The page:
March 11, 2016
College Readiness
College readiness is one of the issues that keeps community college leaders awake at night. It’s more difficult to focus on enrollment, retention, and student outcomes if nearly half of the incoming class isn’t prepared to succeed – without remediation – in a credit-bearing general education course at a postsecondary institution that offers transfer to a baccalaureate program.
GREG JARBOE
College Readiness Crisis: 48.7% of Illinois Community College Students Enrolled In Remedial Courses

‍College readiness is one of the issues that keeps community college leaders awake at night. It’s more difficult to focus on enrollment, retention, and student outcomes if nearly half of the incoming class isn’t prepared to succeed – without remediation – in a credit-bearing general education course at a postsecondary institution that offers transfer to a baccalaureate program.

The college readiness crisis was underscored recently by new postsecondary remediation data released by the Illinois State Board of Education (ISBE), which shows that 48.7 percent of Illinois high school graduates who enrolled in Illinois’ community college system after graduation required remediation in at least one subject.

For the first time, the Illinois Report Card now reports the percentage of graduates at the state-, district-, and high school-level who attended an Illinois community college after graduation and were enrolled in remedial courses. Illinois students had the highest remediation rate in math, with 41.1% requiring additional preparation in the subject before advancing toward their degree.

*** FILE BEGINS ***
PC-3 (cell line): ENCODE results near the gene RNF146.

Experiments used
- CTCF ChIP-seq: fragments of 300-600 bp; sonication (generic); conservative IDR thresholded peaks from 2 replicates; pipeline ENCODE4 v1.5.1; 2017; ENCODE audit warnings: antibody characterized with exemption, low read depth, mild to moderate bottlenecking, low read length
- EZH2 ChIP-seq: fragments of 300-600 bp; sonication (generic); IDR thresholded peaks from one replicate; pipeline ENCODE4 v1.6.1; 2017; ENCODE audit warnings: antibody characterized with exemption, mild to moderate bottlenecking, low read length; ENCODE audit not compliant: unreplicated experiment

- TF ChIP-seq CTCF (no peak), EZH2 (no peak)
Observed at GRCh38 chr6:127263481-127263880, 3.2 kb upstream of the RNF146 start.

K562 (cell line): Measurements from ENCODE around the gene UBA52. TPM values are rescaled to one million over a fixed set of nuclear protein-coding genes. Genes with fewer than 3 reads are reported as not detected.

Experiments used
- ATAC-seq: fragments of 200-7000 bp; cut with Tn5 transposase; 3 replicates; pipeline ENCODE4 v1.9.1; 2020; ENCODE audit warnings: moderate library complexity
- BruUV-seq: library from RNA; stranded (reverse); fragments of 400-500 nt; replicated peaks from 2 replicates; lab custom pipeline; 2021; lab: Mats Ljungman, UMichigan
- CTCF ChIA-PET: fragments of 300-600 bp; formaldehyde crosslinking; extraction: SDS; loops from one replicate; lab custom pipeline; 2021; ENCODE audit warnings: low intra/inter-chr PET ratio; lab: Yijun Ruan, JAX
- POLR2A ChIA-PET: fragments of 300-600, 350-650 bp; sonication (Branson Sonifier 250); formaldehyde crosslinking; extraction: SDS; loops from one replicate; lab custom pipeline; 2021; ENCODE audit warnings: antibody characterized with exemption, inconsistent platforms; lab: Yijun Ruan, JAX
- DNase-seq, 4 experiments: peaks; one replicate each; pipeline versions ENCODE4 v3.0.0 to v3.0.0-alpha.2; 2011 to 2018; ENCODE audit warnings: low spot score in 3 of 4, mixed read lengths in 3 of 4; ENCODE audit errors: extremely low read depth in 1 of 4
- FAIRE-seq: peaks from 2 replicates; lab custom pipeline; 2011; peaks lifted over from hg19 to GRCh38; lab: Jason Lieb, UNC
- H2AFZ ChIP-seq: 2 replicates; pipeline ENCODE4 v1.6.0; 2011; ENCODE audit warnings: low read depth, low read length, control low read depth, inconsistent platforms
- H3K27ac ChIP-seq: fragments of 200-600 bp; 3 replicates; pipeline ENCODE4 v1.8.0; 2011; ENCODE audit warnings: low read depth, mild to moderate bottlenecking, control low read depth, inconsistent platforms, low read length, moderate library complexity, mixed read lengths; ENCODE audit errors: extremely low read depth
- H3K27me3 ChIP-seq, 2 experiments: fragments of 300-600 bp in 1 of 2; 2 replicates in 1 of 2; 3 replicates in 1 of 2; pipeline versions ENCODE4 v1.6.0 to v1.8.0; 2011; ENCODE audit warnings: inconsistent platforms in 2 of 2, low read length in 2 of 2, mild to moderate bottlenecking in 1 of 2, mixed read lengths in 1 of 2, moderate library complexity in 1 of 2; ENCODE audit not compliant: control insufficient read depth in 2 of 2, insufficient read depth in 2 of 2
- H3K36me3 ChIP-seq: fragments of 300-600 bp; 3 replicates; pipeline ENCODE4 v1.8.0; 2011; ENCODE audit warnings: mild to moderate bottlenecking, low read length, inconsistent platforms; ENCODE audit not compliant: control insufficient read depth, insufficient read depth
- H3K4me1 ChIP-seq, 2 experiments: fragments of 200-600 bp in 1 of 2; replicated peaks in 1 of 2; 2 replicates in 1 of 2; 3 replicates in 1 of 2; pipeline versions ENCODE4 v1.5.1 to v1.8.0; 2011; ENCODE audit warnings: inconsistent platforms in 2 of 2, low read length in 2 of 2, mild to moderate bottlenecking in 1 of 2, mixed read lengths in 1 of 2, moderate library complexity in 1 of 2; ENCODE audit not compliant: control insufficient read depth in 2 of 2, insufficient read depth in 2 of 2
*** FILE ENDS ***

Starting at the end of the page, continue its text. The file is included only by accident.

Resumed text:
In a press release, State Superintendent of Education Tony Smith, Ph.D., said, “With the new Partnership for Assessment of Readiness for College and Careers (PARCC) test, Illinois is equipped to focus on the question of how ready are our children for what’s coming next?” He added, “The postsecondary remediation data is an important tool to help us determine how much support our children need when they leave our care.”

Remediation, sometimes called developmental education, is designed to help prepare students who are considered not yet ready for the rigor of entry-level college courses in core academic subjects including reading, math, and science. Community colleges may require students to take remedial courses if they need additional preparation in order to earn credit from college-level studies. These courses trigger tuition costs, but students do not earn college credit.

This is why college readiness is one of the topics that The Advocate of Affordable College plans to write about on an ongoing basis.

Smith also said, “Our state and our families literally cannot afford to invest additional time and money for students to acquire the skills and knowledge they should have received during their preK-12 journey.” He added, “We must change that, and our new assessment system will help us better gauge students’ college and career readiness before they advance to the next grade level.”

The 2015 data is based on the graduating Class of 2013 and has been matched with Illinois Community College Board course data. Highlights include:

Success in two Illinois school districts that saw at least 33% of their students – all of whom were deemed ready for credit-bearing coursework – enroll in the Illinois community college system.Mixed results in districts where at least 12% of graduates enrolled in community college: Three districts had no students taking math remediation, while eight had 70 percent or more in math remediation.Challenges in five districts where 80% or more of graduates who enrolled in Illinois community colleges required remediation. With at least 12% of graduates from these districts enrolling in Illinois community colleges, remediation is an issue for too many Illinois high school graduates.